Let me ask you a question:  Do you think God could have forgiven that young man who killed those 32 and wounded all the others?  One of our kids asked me that the other night; if there was a time when he would have sat down and confessed his sin, could   God have forgiven him?  The answer is “absolutely yes!” 

            And in that is the answer to my question of how can I forgive.  I can forgive because Jesus forgave me.  My sins put him on that cross.  My sins caused the Father to turn his back on his son.  Yes, I may not have gunned anyone down, but my sins had the same consequence for God’s son.  And God forgave me and I had to trust that what he did was enough and that for the rest of my life he would transform me to become more and more like him.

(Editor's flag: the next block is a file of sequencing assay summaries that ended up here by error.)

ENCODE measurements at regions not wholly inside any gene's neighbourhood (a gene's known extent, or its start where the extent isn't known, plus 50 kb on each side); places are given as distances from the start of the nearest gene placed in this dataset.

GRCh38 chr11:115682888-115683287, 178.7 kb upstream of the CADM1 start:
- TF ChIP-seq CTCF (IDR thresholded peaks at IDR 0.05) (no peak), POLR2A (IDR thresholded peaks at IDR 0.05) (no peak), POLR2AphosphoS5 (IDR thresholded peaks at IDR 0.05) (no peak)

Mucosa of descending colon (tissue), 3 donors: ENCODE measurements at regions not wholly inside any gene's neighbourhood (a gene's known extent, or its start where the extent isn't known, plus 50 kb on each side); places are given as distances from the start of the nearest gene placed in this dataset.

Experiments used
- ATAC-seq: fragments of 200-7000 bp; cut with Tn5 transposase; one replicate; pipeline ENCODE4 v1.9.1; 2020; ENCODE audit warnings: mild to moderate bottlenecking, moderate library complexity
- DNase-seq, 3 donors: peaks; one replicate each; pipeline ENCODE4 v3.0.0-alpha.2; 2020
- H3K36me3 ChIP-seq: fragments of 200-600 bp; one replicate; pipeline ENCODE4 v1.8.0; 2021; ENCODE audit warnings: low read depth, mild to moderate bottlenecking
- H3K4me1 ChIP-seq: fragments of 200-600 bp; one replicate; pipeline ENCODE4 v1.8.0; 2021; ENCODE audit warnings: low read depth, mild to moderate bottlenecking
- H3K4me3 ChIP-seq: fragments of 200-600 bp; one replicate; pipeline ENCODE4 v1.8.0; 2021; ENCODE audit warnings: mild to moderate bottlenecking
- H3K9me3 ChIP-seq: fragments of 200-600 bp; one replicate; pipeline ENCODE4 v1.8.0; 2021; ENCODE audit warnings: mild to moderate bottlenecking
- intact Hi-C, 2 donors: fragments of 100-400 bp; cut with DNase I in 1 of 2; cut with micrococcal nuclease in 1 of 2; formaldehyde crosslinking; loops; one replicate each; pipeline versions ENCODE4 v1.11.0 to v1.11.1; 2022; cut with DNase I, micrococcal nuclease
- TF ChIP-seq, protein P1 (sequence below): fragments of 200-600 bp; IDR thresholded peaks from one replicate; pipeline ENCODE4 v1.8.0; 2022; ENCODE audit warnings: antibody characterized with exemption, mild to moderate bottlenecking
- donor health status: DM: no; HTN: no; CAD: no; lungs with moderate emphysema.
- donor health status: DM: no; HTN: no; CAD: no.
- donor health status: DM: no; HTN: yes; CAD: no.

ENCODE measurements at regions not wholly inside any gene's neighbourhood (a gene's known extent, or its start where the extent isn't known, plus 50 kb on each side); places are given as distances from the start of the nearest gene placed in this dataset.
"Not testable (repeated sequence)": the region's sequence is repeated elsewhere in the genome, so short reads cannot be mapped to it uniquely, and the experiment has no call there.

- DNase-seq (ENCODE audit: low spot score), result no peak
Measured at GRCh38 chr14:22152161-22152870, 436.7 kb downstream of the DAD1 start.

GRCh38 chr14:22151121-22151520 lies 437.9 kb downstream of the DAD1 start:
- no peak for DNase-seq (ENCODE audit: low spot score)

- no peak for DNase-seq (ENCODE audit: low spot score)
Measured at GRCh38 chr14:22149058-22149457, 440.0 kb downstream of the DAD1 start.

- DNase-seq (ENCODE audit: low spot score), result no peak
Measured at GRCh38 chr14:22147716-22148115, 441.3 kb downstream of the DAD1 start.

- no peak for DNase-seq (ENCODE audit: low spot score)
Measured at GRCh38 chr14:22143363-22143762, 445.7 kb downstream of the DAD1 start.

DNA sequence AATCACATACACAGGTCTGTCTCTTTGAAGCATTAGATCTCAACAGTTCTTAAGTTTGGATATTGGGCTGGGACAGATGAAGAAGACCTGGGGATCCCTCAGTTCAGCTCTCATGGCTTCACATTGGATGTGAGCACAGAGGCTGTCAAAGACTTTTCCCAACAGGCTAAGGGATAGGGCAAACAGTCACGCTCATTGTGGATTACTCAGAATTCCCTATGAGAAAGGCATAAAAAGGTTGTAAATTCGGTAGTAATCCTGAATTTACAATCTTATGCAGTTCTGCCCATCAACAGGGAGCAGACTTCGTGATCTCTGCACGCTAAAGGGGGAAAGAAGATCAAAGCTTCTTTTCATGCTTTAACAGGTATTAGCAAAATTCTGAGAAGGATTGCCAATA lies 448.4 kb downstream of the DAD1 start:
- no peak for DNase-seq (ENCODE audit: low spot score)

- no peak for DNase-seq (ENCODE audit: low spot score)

How can I forgive?  I can forgive because he replaces the hate in my heart with love.  I can forgive because he gives my life meaning and purpose.  I can forgive because my life is changed because he forgave me.  I can forgive those who break my heart because I broke his.  I can forgive those who were unfair to me because my sin was unfair to him. 

            Forgiven does not mean perfect.  Forgiven means freedom to be who he wants me to be.  Forgiven means we can be a church that sees people come into our doors to meet Jesus and we can be a church that goes to where the sinners are and introduce them to Jesus.